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SWCM Bids “Adieu” to Summer of France

Posted by on Aug 30th, 2012 and filed under Leisure. You can follow any responses to this entry through the RSS 2.0. You can leave a response or trackback to this entry


By Ted AYALA

Southwest Chamber Music’s retrospective of the music of France came to an end on Sunday at the Huntington Library in Pasadena with a program that highlighted charm and the sense of frivole in French music.

There was plenty of the latter in Darius Milhaud’s “Le boeuf sur le toit,” a breezy love letter to the Brazilian music the composer was exposed to during his stay in Brazil as a member of the French Embassy during World War I. It also is, despite itself, a poignant snapshot of its time, an era suffused with a bright optimism borne from the ashes of war in the decade that preceded it, a hope in a new world built on logic and reason that wouldn’t repeat the mistakes of the old.

Before the Milhaud came visions of the world that was lost in the shape of Maurice Ravel’s “Ma mère l’oye” – a fragile evocation of childhood innocence and wonder, forever beyond the grasp of the adult – and Claude Debussy’s verdant “Petite Suite.”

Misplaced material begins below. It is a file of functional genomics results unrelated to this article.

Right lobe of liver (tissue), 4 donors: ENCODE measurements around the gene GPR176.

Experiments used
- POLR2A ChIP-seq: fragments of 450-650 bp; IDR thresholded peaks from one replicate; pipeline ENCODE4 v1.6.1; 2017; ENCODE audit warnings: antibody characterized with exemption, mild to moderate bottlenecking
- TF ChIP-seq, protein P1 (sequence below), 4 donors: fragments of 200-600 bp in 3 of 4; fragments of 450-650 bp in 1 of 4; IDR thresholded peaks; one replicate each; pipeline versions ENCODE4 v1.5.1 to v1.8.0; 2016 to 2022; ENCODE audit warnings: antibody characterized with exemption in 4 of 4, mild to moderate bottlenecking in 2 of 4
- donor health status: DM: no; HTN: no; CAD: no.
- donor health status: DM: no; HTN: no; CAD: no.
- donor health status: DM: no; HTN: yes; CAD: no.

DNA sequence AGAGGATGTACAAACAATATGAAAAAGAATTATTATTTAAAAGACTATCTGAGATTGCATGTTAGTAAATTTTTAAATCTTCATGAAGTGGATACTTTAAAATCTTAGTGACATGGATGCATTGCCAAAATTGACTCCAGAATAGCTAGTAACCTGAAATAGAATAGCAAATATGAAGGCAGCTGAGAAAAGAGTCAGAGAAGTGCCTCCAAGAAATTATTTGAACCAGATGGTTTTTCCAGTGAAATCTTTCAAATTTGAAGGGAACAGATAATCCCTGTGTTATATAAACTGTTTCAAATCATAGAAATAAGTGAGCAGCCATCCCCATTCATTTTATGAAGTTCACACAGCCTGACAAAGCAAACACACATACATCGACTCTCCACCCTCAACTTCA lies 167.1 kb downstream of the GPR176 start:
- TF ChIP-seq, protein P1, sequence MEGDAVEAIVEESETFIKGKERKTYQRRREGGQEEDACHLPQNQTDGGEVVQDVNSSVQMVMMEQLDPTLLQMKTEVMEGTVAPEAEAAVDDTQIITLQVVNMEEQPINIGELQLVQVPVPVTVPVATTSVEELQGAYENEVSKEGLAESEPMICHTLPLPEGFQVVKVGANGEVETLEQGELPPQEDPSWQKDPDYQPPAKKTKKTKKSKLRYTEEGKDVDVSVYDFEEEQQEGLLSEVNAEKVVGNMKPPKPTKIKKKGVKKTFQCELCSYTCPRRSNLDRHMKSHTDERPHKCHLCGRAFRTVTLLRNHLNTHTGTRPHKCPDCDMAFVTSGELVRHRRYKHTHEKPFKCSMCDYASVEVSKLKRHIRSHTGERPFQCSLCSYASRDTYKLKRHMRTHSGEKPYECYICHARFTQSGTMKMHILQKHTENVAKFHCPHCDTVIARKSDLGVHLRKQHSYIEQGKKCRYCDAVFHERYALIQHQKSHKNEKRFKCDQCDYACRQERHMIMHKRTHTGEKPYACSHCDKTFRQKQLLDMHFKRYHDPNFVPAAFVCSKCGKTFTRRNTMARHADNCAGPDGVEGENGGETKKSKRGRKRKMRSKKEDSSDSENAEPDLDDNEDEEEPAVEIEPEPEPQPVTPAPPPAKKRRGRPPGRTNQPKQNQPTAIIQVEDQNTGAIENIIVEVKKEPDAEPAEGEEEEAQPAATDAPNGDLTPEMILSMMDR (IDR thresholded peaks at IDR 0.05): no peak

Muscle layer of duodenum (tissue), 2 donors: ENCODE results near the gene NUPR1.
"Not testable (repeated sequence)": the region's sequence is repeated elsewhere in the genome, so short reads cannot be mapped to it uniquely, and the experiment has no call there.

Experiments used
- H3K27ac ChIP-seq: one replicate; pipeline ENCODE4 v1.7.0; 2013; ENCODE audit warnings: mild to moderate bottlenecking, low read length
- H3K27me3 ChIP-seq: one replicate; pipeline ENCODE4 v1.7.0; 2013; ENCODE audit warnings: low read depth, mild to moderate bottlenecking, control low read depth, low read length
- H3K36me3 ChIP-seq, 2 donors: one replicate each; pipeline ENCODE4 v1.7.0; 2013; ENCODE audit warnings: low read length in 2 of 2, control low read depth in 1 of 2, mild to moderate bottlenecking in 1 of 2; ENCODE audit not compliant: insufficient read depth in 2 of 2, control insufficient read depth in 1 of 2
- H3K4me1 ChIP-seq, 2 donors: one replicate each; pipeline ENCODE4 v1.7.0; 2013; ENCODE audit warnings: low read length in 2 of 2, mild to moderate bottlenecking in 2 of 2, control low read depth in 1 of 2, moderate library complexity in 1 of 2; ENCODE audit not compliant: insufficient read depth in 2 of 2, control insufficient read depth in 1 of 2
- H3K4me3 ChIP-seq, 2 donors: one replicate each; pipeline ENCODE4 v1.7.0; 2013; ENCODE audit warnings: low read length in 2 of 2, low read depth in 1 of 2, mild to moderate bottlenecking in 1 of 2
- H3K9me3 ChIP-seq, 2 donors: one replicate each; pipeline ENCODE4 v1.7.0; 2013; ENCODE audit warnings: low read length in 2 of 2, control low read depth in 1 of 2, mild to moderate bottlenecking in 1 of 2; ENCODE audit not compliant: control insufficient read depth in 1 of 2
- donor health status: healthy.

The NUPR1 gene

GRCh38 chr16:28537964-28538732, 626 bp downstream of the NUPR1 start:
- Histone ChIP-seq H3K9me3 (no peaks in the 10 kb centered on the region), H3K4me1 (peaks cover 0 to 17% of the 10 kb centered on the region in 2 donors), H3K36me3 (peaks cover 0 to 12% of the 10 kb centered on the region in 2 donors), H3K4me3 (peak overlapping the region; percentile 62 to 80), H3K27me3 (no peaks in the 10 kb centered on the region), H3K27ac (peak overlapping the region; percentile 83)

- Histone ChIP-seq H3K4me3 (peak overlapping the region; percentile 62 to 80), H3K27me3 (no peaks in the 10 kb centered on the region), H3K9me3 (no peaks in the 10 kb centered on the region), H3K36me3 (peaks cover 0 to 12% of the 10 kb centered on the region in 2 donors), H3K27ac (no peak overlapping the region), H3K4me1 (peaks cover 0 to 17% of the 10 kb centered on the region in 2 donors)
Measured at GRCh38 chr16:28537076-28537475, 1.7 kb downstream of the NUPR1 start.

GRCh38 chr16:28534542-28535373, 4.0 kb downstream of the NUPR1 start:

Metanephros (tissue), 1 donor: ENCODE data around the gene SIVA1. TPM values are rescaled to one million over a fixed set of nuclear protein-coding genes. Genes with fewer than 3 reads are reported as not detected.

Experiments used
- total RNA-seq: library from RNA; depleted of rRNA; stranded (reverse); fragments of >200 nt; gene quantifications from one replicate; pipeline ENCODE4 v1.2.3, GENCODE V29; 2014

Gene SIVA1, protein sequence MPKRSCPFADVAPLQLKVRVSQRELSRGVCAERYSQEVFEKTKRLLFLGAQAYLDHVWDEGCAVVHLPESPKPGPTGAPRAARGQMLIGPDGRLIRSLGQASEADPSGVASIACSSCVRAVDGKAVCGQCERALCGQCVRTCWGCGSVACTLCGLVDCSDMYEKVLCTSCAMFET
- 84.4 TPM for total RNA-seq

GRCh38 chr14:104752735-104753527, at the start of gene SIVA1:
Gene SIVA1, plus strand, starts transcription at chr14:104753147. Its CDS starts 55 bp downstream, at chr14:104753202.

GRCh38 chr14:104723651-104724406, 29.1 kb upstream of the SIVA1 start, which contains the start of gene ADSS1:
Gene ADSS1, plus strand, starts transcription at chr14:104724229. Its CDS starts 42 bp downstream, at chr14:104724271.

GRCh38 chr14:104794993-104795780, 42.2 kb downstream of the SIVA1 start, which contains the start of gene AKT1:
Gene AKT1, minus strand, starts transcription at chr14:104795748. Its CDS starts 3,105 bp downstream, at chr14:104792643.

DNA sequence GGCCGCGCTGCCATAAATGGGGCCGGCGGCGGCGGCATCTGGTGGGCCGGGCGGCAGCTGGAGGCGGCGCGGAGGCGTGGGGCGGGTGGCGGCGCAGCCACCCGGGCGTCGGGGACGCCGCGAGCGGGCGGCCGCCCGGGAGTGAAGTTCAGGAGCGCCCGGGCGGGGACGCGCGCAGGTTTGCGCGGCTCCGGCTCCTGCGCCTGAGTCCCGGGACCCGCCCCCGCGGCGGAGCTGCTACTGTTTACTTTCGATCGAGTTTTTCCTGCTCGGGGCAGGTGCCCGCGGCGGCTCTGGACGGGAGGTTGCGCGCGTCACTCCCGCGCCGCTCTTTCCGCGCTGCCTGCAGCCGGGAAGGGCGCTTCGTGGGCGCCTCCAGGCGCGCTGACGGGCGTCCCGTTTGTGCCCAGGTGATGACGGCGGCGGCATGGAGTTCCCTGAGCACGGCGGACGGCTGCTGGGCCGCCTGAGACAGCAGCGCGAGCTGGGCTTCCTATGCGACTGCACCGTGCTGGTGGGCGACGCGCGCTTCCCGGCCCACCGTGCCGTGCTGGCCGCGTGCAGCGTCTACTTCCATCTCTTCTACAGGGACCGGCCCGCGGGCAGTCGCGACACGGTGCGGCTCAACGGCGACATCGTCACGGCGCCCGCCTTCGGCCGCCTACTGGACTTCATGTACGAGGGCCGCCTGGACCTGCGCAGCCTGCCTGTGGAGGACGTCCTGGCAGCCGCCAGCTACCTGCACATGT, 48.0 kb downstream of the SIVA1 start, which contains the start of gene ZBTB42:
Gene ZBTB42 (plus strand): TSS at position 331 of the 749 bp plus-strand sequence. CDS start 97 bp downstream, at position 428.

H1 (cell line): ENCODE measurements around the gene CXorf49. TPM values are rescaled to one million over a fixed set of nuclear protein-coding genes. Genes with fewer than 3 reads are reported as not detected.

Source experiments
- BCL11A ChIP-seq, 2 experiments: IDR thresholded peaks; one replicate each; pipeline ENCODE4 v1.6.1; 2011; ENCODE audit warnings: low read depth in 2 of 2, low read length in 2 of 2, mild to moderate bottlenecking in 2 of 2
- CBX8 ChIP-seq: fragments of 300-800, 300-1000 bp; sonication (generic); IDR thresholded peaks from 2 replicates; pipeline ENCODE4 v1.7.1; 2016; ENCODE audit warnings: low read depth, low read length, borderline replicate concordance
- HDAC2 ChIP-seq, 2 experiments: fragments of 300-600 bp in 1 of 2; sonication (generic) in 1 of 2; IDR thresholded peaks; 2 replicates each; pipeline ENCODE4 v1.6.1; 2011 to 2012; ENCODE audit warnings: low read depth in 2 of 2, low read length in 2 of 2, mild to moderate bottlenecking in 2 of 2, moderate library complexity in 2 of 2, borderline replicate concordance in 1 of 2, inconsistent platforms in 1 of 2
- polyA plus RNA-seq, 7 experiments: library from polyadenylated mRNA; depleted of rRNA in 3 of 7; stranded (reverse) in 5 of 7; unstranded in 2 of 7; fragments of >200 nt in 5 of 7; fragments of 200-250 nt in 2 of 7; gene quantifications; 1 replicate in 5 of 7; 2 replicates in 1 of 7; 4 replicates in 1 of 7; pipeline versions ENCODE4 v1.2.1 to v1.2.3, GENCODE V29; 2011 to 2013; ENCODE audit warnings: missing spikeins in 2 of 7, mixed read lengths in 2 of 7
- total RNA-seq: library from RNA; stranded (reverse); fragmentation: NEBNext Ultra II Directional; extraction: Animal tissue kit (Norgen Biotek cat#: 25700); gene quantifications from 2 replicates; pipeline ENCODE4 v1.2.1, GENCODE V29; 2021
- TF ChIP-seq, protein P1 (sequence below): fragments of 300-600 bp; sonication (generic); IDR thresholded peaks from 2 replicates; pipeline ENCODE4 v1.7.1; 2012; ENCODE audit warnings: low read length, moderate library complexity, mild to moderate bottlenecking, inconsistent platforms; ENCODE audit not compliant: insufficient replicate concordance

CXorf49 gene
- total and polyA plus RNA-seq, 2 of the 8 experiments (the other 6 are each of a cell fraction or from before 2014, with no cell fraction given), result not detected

Duo pianists Genevieve Lee and Ming Tsu were superb. Perhaps more elegant and aloof than sassy and biting in the Milhaud. But their restrained approach to the Ravel and Debussy were ideal, always allowing the music to speak for itself without needing to intervene. Especially so in the relaxed atmosphere of Debussy’s “Petite Suite,” where their ear for coloring the music’s counter melodies and harmonies was a delight.

Sassy and biting, not to mention vivid and expressive, are apt ways to describe the art of soprano Suzanna Guzmán who joined pianist Ming Tsu in renditions of songs by Manuel de Falla and Edith Piaf. Her diction was outstanding; the simple folk songs set by de Falla unfurling without hesitance. Her vibrato – sometimes more of a wobble – was somewhat distracting in the de Falla. But in her singing of Piaf melodies at the end of the night it proved effective, even endearing. Again, her diction was marvelous as was her feeling for the music’s bittersweet intermingling of easy-going lower class cheer and melancholy heartbreak. Pianist Ming Tsu was in fine form as accompanist; she allowed Guzmán ample room to take the lead.

A grand journey, closing out with a sly wink—what a way for Southwest Chamber Music to end its summer season.

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